people ordered only their own religion, I learned.  These
  are offered infrequently on eBay.  There is a challenge for
  some fellow E-Sylum reader to assemble such a rare set!
  And thank you Wayne Homren and E-Sylum, you came
  through again!"

  [It's funny, but not all that uncommon, for a request such
  as Dick's to bounce around the globe a few times in
  cyberspace before landing in one's own back yard.
  With a little luck the net can be a very efficient tool for
  finding people and information.  -Editor]


  Regarding the book by Jesse Watson on the operations of
  the U.S. Mint, George Kolbe writes: "There have been two
  or three copies in my sales over the past several years, at
  least one ex-library, if memory serves (the last sold was
  lot 581 in sale 80)."

  [So there are at least a few other copies out there.  It
  does seem to be a scarce item.  When I asked literature
  dealer John Burns about it, he was stumped, and stumping
  John isn't easy to do.  We both figured George would have
  had sold a copy or two over the years, since nearly every
  item of note seems to show up in his sales.  -Editor]


  George Kolbe continues: "I just finished speaking with Bill
  Castenholz.  There was an earlier query in The E-Sylum
  about his U.S. Coin Chart. It appears that Bill, before he
  sold me his numismatic library, sold all of his current
  publications to a California numismatic group, the
  California State Numismatic Society, I believe. Therein
  was his remaining stock of charts (he recalls printing
  several hundred copies). I do not recall ever having seen
  the chart. John Bergman purchased sets of Castenholz's
  "Numismatic Messenger" from the society but apparently
  none of the charts. Where are they now?"

  [My note about the charts appeared in the September 3,
  2002  E-Sylum (v5#35).   Until now, no one had come
  forward with information on the charts.  Via email to
  Ruth  Phillips at the CSNS, I came in contact with Gary
  Beedon, who say he owned one of the charts back in the
  mid-70s.  But so far, I have no leads on the current
  whereabouts of the unsold remainders.  -Editor]


  In response to Joe Wolfe's comments regarding American
  coin hoards, Larry Lee, the Curator of the American
  Numismatic Association, had the following comments:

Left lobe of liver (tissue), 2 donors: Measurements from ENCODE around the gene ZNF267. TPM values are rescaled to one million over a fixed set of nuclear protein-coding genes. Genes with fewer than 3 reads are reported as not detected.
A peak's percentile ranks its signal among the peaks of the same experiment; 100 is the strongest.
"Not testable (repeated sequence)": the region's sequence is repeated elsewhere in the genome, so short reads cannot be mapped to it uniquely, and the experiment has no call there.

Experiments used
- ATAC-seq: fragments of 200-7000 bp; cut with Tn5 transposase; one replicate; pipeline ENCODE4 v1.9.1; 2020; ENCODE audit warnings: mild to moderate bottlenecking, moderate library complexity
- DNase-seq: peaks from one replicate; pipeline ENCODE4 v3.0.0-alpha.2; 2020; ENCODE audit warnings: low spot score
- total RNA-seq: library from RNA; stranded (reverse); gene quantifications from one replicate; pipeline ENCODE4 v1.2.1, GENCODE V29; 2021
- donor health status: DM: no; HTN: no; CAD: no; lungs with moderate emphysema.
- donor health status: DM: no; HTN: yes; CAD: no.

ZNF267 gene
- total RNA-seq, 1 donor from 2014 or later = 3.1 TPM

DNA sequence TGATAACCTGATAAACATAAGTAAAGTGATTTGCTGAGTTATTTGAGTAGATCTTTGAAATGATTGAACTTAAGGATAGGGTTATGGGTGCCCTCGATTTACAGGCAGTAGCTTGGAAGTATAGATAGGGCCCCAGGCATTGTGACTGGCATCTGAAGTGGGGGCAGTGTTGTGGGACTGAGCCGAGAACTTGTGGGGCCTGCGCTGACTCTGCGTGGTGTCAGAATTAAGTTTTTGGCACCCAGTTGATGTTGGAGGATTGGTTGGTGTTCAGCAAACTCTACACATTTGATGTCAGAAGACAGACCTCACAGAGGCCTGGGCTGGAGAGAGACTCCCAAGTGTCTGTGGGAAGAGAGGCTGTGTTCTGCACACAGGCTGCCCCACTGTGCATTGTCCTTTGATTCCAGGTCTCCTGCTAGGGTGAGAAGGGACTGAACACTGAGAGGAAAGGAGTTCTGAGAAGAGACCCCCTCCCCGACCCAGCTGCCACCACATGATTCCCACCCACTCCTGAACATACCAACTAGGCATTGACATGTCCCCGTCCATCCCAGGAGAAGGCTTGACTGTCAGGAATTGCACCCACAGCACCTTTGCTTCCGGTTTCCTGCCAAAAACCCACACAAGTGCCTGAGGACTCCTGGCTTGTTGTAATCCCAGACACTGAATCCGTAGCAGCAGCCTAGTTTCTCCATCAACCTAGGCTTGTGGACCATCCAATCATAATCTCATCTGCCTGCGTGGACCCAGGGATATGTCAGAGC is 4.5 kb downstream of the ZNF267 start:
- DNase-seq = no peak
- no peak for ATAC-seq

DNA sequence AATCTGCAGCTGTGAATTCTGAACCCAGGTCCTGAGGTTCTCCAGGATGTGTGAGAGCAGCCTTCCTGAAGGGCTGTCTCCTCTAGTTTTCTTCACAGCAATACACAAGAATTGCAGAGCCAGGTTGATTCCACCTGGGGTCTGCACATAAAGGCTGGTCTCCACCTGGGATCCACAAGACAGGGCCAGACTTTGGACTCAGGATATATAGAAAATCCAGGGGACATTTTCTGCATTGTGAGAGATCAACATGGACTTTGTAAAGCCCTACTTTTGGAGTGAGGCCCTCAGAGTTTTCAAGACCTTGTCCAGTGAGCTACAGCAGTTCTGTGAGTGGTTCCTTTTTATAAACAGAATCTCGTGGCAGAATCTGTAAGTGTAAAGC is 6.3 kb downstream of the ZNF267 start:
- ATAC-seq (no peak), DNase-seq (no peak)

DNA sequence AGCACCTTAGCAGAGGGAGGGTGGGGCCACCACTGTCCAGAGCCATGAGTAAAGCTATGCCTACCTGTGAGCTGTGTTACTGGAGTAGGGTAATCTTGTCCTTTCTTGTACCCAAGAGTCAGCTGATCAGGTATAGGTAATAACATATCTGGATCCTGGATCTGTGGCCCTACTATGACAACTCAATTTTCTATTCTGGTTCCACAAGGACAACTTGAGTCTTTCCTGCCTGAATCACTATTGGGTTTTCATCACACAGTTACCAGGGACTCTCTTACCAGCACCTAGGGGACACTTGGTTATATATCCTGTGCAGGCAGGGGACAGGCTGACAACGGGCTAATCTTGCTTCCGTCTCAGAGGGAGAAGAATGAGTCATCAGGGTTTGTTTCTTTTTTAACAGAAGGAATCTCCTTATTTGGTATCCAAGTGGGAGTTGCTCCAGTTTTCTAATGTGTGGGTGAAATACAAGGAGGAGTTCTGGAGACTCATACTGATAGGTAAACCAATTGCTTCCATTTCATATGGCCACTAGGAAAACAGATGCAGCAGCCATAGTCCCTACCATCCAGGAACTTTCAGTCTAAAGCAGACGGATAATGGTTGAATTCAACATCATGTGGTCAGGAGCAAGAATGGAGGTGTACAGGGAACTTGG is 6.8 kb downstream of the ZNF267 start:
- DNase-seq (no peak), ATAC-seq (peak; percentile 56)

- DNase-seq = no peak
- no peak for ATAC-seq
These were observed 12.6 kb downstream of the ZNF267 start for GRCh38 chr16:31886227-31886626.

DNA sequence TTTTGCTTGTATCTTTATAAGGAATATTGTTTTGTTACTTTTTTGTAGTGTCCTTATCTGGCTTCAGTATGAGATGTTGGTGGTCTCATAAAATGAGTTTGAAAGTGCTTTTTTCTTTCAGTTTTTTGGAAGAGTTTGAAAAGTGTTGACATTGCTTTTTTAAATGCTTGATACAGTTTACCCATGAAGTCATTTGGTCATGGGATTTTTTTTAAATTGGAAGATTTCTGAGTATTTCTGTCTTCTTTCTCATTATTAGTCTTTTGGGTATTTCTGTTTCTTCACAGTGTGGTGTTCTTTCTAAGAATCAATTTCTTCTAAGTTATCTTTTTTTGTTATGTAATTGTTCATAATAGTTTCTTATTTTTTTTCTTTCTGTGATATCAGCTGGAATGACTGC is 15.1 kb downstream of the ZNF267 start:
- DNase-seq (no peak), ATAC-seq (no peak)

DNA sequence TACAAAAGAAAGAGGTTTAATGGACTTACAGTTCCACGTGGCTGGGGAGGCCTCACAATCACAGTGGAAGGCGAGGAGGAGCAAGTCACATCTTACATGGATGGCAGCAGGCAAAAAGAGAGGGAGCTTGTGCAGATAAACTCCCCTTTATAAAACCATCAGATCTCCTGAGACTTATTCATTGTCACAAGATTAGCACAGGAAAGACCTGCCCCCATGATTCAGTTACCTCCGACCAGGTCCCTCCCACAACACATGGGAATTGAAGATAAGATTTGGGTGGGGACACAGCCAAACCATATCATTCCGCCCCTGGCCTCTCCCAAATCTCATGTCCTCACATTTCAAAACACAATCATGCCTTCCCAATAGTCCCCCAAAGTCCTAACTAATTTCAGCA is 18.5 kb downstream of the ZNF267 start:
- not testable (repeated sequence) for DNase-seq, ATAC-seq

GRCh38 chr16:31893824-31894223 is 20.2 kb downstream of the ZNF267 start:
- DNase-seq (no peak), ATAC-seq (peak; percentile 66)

"The ANA Museum is interested in learning of the discovery
  of any historically-important coin hoards located by
  professional archeologists in the United States. This would
  include Peace medals, colonial coins and medals, as well as
  caches of "foreign" coins. We are currently working with the
  National Park Service on a project related to the identification,
  conservation and publication of all archeologically-recovered
  "coin hoards" discovered on National Park property.  We
  are presently waiting to examine the first batch of about 50
  coins and tokens excavated from Block 3, a colonial-era
  neighborhood located across the street from the Philadelphia
  Mint.  It is believed several Mint employees lived in the block
  of houses represented by this archaeological investigation and
  a few of the pieces may be of great numismatic significance. It
  is hoped this archeology project can be expanded to include
  any numismatically related material discovered in site surveys
  and excavation reports from all college and university-
  sponsored excavations in the country.

  I don't mean to jump on anyone, but I personally feel that
  "coin shooters" and pot-hunters usually destroy any
  archeological context that may be associated with a buried
  coin when they go treasure hunting and that in general, they
  do a great disservice to the history of our country by removing
  the artifacts from the  ground. The fact it is illegal to use a
  metal detector in our National Parks indicates the government
  feels the same way about the issue.

  Incidentally, under the Native American Graves Protection and
  Repatriation Act (NAGPRA) enacted in 1991, it is now illegal
  to own numismatic artifacts that demonstrably came from
  "Indian" graves.  Though not yet tested in court, this ban
  possibly could include awarded Indian Peace medals and
  the so-called Oregon beaver token."

  Dick Johnson adds: "The answer to a maiden's prayer for Joe
  Wolfe's inquiry about coin hoards is chapter 3 of Lloyd R.
  Laing's book, "Coins and Archaeology" New York: Schocken
  Books (1969) p 53-68.

  Not only does it give the guidance he is seeking it also identifies
  six kinds of coin hoards:

  (1) collected coins
  (2) accumulations
  (3) coins lost in a catastrophe
  (4) mercantile hoards
  (5) bullion hoards
  (6) savings hoards

  Most often, coins were buried in uncertain times, as an
  impending invasion.

  This book is often lacking in most numismatic libraries, but it
  shouldn't be -- it is tremendously useful. (My notes on reading
  this book reveal 68 "numismatic concepts" covered, from
  blanching to votive deposits, eight on dies alone.)

  The first effort when encountering a fresh hoard, the author
  notes, is to date it.  Numismatic research is most useful here.
  Determine the date of issue of the most modern piece, ergo,
  the hoard was buried after that date.

  Incidentally we use the term "hoard" too loosely in numismatic
  conversation. It should be reserved only for recovered buried
  objects.  "I just bought a hard of tokens," really means

  [Coincidentally, there are two related items of note in the
  current Coin World issue (October 28, 2002)

  "Cleaning Up" by Paul Gilkes (p16) discusses techniques
  for removing dirt from dug coins.

  "Georgia Forest Yields 1798/7 Draped Bust cent"